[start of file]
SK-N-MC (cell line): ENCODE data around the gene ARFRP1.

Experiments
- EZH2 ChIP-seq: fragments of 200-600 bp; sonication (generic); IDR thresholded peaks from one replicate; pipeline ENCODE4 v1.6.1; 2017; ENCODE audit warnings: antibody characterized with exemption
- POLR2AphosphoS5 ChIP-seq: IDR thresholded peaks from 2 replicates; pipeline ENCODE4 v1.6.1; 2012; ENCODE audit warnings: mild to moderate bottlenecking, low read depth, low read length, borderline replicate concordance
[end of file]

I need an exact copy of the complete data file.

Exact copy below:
SK-N-MC (cell line): ENCODE data around the gene ARFRP1.

Experiments
- EZH2 ChIP-seq: fragments of 200-600 bp; sonication (generic); IDR thresholded peaks from one replicate; pipeline ENCODE4 v1.6.1; 2017; ENCODE audit warnings: antibody characterized with exemption
- POLR2AphosphoS5 ChIP-seq: IDR thresholded peaks from 2 replicates; pipeline ENCODE4 v1.6.1; 2012; ENCODE audit warnings: mild to moderate bottlenecking, low read depth, low read length, borderline replicate concordance